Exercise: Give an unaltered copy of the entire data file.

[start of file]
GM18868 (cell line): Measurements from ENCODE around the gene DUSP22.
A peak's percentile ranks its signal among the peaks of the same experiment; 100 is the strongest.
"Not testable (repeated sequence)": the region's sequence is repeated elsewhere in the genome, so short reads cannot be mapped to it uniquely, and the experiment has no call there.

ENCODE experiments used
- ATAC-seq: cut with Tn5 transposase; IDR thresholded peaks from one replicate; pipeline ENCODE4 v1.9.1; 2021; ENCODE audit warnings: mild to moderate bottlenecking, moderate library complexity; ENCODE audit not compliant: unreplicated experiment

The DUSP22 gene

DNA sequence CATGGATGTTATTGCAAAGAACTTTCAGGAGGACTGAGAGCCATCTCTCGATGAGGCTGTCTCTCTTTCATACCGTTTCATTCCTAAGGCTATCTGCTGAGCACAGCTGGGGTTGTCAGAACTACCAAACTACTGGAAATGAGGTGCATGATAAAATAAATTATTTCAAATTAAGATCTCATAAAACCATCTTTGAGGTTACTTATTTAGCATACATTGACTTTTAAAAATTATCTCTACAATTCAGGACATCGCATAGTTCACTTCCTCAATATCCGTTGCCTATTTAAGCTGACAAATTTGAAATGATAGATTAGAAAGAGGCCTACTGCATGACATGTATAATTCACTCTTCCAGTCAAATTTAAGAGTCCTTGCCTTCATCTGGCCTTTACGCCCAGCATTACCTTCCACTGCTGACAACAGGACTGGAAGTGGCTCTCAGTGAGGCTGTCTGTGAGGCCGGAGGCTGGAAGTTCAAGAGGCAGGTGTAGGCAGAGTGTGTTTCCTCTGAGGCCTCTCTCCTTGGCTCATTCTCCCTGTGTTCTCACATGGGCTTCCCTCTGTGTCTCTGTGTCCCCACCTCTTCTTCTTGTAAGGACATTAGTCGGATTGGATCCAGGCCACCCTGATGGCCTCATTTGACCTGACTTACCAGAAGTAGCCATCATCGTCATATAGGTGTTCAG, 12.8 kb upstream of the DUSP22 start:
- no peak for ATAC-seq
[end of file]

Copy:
GM18868 (cell line): Measurements from ENCODE around the gene DUSP22.
A peak's percentile ranks its signal among the peaks of the same experiment; 100 is the strongest.
"Not testable (repeated sequence)": the region's sequence is repeated elsewhere in the genome, so short reads cannot be mapped to it uniquely, and the experiment has no call there.

ENCODE experiments used
- ATAC-seq: cut with Tn5 transposase; IDR thresholded peaks from one replicate; pipeline ENCODE4 v1.9.1; 2021; ENCODE audit warnings: mild to moderate bottlenecking, moderate library complexity; ENCODE audit not compliant: unreplicated experiment

The DUSP22 gene

DNA sequence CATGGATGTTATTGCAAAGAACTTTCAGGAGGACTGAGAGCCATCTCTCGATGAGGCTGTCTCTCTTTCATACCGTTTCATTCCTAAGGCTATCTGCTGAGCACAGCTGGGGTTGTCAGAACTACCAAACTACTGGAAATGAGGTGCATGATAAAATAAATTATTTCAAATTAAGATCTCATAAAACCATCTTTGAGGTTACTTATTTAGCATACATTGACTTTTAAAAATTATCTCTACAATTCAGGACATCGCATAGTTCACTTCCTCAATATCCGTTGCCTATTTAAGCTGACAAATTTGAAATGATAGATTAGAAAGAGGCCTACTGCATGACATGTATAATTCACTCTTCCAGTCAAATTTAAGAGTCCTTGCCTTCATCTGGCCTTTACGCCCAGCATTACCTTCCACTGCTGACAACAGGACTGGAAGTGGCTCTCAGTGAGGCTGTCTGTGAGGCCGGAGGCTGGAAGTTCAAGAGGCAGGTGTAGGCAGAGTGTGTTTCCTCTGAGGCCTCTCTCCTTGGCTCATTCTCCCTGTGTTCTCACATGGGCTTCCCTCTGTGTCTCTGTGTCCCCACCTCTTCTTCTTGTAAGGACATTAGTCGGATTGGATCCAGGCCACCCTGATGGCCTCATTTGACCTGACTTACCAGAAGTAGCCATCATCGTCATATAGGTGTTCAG, 12.8 kb upstream of the DUSP22 start:
- no peak for ATAC-seq